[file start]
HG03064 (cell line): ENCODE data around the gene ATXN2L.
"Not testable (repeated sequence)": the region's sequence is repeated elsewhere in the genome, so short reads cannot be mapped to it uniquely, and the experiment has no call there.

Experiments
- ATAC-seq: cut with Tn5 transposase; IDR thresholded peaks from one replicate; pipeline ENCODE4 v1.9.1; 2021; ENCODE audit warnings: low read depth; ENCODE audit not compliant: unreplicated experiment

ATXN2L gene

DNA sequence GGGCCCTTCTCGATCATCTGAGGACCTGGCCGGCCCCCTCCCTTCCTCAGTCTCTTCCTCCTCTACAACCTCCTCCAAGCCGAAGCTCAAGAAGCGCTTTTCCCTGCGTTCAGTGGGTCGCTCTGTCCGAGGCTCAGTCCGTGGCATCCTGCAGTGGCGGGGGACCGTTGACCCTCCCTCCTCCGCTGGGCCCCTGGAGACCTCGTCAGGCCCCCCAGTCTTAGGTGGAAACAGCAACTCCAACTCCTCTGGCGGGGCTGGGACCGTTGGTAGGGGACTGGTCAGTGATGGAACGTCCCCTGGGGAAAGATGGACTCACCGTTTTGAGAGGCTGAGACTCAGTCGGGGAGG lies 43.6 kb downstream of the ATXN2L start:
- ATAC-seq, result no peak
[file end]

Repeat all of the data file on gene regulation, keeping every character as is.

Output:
HG03064 (cell line): ENCODE data around the gene ATXN2L.
"Not testable (repeated sequence)": the region's sequence is repeated elsewhere in the genome, so short reads cannot be mapped to it uniquely, and the experiment has no call there.

Experiments
- ATAC-seq: cut with Tn5 transposase; IDR thresholded peaks from one replicate; pipeline ENCODE4 v1.9.1; 2021; ENCODE audit warnings: low read depth; ENCODE audit not compliant: unreplicated experiment

ATXN2L gene

DNA sequence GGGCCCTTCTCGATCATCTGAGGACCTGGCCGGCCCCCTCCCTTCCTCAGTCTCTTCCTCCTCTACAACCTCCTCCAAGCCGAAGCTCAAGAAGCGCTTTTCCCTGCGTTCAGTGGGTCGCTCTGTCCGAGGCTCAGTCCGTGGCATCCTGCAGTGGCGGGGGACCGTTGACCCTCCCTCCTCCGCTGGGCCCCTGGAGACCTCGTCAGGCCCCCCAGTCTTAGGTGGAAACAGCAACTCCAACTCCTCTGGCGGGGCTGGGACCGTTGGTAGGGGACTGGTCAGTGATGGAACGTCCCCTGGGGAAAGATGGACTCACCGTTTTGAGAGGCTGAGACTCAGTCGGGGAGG lies 43.6 kb downstream of the ATXN2L start:
- ATAC-seq, result no peak